that's about it. hoping for a better progress tomorrow.

Friday, August 17, 2012

Grand reopening

As part of my attempt to advance in the animation industry and to accomplish the many goals I have set for the next few months, I've decided to make use of this dusty old blog. so far it rested quietly waiting for sketches or drawings update that never came but now I have new plans for it.

This sudden reopening is inspired by Doron Meir's lecture about getting into and advancing in the animation industry, and the "underwear millionaire"'s philosophy and approach to self improvement, passed on to me by a friend.
In order to keep track of the various assignments I've been given and goals I've set, and in order to create some kind of obligation that will keep me motivated and dedicated to the working process, I've decided to reanimate this blog as a "progress diary". Every day I will post an update with the knowledge and skills that I have acquired. "you learn something new every day" isn't a cliche, but rather a truth usually ignored.

Keeping track and documenting the many things I come across everyday during my work and research on the internet will not only create a library I can revisit when the need arises but will also help the information I learn to "sink in". furthermore, it might be a useful resource for others in the future.

Having said that, I'll get started with my most recent task. 
During the past 2 months I've been working on an acting assignment based on a random monologue taken from a movie I do not know. Even though it is not yet smoothed and polished, I am already displeased with it's current state. having cried about it to various people, my mother and a friend gave me a very simple advice:
"Share your work with other people, share it with whoever you can - teachers, colleagues and friends. each will have his own input for you to try and maybe apply to your work"

Thinking about it, it really is simple. and so, I've uploaded this video to facebook:

Soon after it was uploaded I received many comments. to sum it up, it was said that Malissa (the character) appears very angry all throughout the scene, which isn't with accordance with her tone which starts sad, disappointed and maybe a little desperate.  It was recommended that I keep her gestures less flashy in the beginning, that I avoid using gestures that illustrate her words and that I think deeply about what the character is really going through, and how what she does supports what she says.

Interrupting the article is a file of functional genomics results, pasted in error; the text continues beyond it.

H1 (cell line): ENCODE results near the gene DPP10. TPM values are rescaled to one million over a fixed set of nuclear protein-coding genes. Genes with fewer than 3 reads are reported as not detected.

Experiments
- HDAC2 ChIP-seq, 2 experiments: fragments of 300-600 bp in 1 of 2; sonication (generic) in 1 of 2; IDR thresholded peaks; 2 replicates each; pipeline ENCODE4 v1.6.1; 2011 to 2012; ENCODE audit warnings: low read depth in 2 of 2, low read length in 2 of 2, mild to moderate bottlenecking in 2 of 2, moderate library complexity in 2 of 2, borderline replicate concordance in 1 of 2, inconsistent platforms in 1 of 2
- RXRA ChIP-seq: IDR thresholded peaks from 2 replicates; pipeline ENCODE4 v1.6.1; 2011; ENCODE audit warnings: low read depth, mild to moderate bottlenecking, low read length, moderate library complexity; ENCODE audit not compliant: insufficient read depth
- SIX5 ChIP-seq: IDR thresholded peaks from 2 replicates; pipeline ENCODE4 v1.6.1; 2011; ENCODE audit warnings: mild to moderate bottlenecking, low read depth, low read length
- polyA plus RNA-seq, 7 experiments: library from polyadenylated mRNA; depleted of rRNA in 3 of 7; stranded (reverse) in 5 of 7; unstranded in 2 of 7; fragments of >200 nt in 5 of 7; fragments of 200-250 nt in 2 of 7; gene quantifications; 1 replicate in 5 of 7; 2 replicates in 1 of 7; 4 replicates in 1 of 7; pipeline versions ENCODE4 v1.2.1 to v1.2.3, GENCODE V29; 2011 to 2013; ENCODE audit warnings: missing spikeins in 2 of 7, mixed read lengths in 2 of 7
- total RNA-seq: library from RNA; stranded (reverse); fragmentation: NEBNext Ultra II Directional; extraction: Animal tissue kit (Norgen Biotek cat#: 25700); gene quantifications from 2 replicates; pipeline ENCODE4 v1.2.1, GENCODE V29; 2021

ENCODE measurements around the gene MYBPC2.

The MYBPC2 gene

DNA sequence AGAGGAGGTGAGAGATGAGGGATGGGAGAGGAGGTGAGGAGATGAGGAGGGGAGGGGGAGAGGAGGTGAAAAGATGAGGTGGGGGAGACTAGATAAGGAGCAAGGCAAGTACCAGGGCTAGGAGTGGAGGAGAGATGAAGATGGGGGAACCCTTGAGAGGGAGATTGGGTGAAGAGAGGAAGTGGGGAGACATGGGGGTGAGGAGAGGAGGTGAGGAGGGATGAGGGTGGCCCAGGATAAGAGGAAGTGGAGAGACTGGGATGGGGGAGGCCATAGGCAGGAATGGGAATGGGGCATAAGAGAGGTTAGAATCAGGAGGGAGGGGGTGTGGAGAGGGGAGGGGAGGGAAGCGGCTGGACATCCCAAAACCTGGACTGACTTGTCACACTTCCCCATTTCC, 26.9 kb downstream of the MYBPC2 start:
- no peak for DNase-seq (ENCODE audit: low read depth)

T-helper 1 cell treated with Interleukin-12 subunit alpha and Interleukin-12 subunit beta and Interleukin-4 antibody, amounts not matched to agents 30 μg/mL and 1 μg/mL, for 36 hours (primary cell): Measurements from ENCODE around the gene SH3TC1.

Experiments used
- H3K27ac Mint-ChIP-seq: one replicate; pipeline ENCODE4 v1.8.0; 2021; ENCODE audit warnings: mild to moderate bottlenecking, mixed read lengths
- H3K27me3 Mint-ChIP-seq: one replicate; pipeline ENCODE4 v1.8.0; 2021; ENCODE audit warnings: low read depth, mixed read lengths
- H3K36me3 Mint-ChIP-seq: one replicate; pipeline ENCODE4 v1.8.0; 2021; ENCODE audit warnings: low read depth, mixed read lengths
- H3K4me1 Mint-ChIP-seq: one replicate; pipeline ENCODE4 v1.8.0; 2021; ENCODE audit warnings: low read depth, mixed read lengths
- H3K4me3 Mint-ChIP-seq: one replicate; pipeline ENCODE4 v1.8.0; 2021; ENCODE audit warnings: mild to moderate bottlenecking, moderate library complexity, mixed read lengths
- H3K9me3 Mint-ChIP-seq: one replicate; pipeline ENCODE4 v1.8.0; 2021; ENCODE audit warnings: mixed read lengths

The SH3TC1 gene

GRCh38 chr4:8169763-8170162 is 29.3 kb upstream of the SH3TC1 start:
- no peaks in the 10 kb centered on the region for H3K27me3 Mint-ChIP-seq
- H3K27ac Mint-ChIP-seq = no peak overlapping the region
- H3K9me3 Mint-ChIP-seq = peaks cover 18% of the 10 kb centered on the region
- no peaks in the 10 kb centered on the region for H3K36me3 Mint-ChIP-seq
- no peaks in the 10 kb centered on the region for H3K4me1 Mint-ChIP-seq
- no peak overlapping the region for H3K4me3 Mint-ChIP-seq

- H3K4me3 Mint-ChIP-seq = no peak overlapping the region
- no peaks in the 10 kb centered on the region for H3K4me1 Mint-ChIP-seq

keeping these things in mind I've also received 2 other tips and sources of reference.
the first is heath ledger's as the Joker, which is an example of marvelous acting, without using many hand gestures. http://www.youtube.com/watch?v=u8PxG5zvgOM

The second is a movie recommendation - "Something's gotta give" starring Jack Nicholson and Diane Keaton, which is a great reference for a dramatic actress. http://www.imdb.com/title/tt0337741/


Aside from looking for ways to improve the acting of my animation, I've also encountered some problems with my rig. while using the graph editor I've deleted a whole bunch of keys I had no need for, but without noticing I've deleted some keys connected to way the rig performs. not being able to fix the rig, I realized I have to copy the animation to a new file. thanks to that problem I found a very cool script called dkanim.
what the script basically does is copy a selected object's animation information to a text file, and allowing you to import this information to a different object of the same name. 
all I had to do was open the scene before the rig became corrupted and import the text file.

During this process I've also learned of a way to delete keys without harming your rig:
edit -> keys -> delete keys. 
while deleting keys via the graph editor might cause you deleting keys you may not want to delete, using this action is perfectly safe and assures driven keys are unharmed :)

One more advice I received while looking for a solution to this problem was to use a referenced rig.
here is an article on how do so, while preserving a clean and efficient pipeline:


Some other cool stuff I came across today are this cool korean artist, Kim Jung-Gi, look him up.

A simple tutorial on how to draw a human head in an angle:

And a great info page on anatomy, by http://foervraengd.deviantart.com/?rnrd=10477.
the picture can be seen here:

One more great tip by Doron Meir can be found here:
though I recommend reading the whole article, in short, Doron recommends switching mediums.  when trying to illustrate an idea, use several mediums, such as writing, drawing, painting, sculpting, etc. you might catch something in one medium that you overlooked in another :)
(and a link to his site, which is basically a great pile of knowledge http://www.mechanics-of-inspiration.com/)

I think this is about it for today. hopefully I will return with new knowledge tomorrow :)